LilWeatherPi is the newest member of the PiNet family.
Why another WeatherPi? Well, I was concerned that my humidity readings may be skewed by the proximity of WeatherPi (the original) to the pool. There are times when the air is completely still, and I have actually measured the humidity with a portable hygrometer and discovered a significant variation between the readings near the pool and those a bit further away.
So, I decided the best way to handle this situation was to create a second WeatherPi to measure temperature and humidity at a location further away from the pool.
A second motivator was the purchase of a rechargeable battery backup board. I saw the LiFePO4wered board on Hackaday.com, and bought one. So I was eager to try creating a battery-powered device with it. This new WeatherPi seemed like the perfect use for it.
As it turns out, the LiFePO4wered board died a horrible death at my hand, and was replaced by a much less expensive and more generic 18650 UPS board from Amazon. Since I have eight of the 18650 lithium cells out of a retired laptop, it makes sense to use them. This solution is working wonderfully.
LilWeatherPi has these parts: (links provided for convenience, I do not ‘click-through’.)
- (2) Lithium rechargeable 18650 cells recovered from an old laptop.
- (the battery pack was purchased recently before retiring the laptop, so the cells were relatively new. I just had to tear the laptop battery apart to get them out.)
- The aforementioned 4-in-1 UPS board.- $15.99
- Raspberry Pi Zero W – $10.00
- SanDisk Ultra 16GB microSD card – 3-pack $17.35
- PWM Controllable Fan – 2-pack $10.99
- Arducam for Raspberry Pi Zero Camera Module, 5MP 1080P – $13.99
- Adafruit DS3231 Precision RTC Breakout [ADA3013] – $19.33 on Amazon
- ADS1115 4 Channel I2C Analog-to-Digital ADC – 3-pack for $16.99 on Amazon
- MakerHawk Buck Regulator Step Down Power Supply Module – 4-pack $8.49
- BME280 3.3V Atmospheric Pressure, Temperature, Humidity Sensor Module
- DHT22/AM2302 Digital Temperature, Humidity Sensor – 2-pack $14.49
- 4″ square water-tight PVC electrical box.
- 3×3″ fiberglass screen repair kit. $3.78 at Lowes
- A selection of 2.5 or 3mm fasteners. I only use nylon or stainless steel.
- 10′ – 3/4″ black iron pipe. – $34.97 at Lowes
- (1) door hinge of any vintage.
- (3) 3/4″ conduit hangers.
- (6) or so 1/4″ x 1-3/4″ lag bolts.
- Some AWG 16 (or 18) 2-conductor wire to bring 12VDC power to the Pi.
- Some sort of 12VDC power supply. I just chose one from my supply of salvaged wall-warts. (never throw anything away!)
- And of course, you have to figure out how to get power from your 120VAC service to the Pi on the pole.
Here’s what and why for these parts:
Camera: the camera allows me another opportunity to view the sky conditions, and at the same time covers some previously hidden parts of my property in Zoneminder.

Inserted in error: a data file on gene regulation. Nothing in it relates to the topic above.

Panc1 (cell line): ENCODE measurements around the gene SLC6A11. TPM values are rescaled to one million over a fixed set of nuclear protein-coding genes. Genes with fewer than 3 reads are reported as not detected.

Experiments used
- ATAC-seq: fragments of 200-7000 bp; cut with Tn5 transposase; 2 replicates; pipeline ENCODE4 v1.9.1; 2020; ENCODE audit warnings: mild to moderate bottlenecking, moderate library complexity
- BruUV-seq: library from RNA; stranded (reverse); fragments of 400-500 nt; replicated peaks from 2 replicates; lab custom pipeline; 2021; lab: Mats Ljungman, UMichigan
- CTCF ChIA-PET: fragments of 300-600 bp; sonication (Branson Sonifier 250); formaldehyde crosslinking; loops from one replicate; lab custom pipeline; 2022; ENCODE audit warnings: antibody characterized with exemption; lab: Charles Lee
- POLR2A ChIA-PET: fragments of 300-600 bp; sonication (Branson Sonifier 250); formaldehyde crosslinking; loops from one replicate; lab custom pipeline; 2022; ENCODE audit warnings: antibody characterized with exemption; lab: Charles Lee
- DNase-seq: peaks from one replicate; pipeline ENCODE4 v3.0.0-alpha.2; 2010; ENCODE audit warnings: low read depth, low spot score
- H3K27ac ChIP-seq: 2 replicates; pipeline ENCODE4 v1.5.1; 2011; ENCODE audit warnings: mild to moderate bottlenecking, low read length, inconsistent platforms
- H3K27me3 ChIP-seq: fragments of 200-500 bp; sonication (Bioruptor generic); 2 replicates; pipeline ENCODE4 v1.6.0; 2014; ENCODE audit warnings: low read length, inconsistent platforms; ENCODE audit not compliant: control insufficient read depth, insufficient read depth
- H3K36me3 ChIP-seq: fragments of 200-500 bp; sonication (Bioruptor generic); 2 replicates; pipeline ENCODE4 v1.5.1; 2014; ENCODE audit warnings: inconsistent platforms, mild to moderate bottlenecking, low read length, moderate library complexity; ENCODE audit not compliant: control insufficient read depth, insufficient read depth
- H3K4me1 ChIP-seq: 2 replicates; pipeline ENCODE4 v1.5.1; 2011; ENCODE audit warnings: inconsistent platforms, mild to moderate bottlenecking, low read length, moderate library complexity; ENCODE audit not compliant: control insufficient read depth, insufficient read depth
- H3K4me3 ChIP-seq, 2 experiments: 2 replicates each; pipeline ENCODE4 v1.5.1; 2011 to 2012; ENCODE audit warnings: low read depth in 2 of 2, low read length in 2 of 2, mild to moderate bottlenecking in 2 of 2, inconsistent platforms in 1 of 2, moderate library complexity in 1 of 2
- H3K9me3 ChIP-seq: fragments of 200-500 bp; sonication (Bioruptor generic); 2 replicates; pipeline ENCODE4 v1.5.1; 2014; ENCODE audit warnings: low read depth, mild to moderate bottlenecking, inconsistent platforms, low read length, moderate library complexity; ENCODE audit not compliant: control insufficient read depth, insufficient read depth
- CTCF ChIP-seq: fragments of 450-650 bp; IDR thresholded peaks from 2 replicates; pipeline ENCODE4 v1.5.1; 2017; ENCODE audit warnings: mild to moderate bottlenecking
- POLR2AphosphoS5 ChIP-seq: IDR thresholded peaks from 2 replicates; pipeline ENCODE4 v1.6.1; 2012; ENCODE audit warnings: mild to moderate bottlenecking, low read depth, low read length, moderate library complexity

DS3231 Real-Time Clock Module: I normally provide one of these to a Pi project so it can keep accurate logs even when not connected to the Internet. I like this module both for its accuracy and the replaceable coin cell battery.
ADS1115 4-channel ADC: I’m using this to monitor voltages to and from the battery backup board. It works really well. This is the same board I’m using on the big WeatherPi to read wind direction voltages, so it could be used for that on this LilWeatherPi if I so chose.
DHT22: The DHT22 is a very accurate temperature and humidity sensor. It lives inside the chimney that runs up the interior of the LilWeatherPi housing.
BME280: This sensor is good for atmospheric pressure, and while it does read temperature and humidity, it’s not as accurate as the DHT22 for those readings. I do use it to track temperature inside the electronics side of the enclosure simply because it’s there and why not?
MakerHawk Step-down Buck Regulator: I chose this guy because of its size, and the fact that the UPS board does not require much amperage to function adequately. I had these from a previous project, so it was a no-brainer. 12VDC in, 5VDC out.
PWM Controllable Fan: This fan pulls fresh outside air up the chimney and across the DHT22 sensor. It also pulls air up into the electronics side of the enclosure to cool the components.
And now, the slideshow.
That’s a quick overview of LilWeatherPi. I might get bored and post some other details about various methods and techniques, who knows. If you’d like to know more about any specific part, you can always use the ‘Contact Dr. Gerg‘ link to shoot me an email.
Next on the agenda:
Currently the camera stream is active, and I can get readings using SSH. I will incorporate LilWeatherPi’s readings into the mySQL database that runs on Brilliant. I’m planning to average those readings with those from WeatherPi to provide a more accurate data-set to my local displays and to PWSweather.com.
At this point in time, LilWeatherPi is another Thing That Works!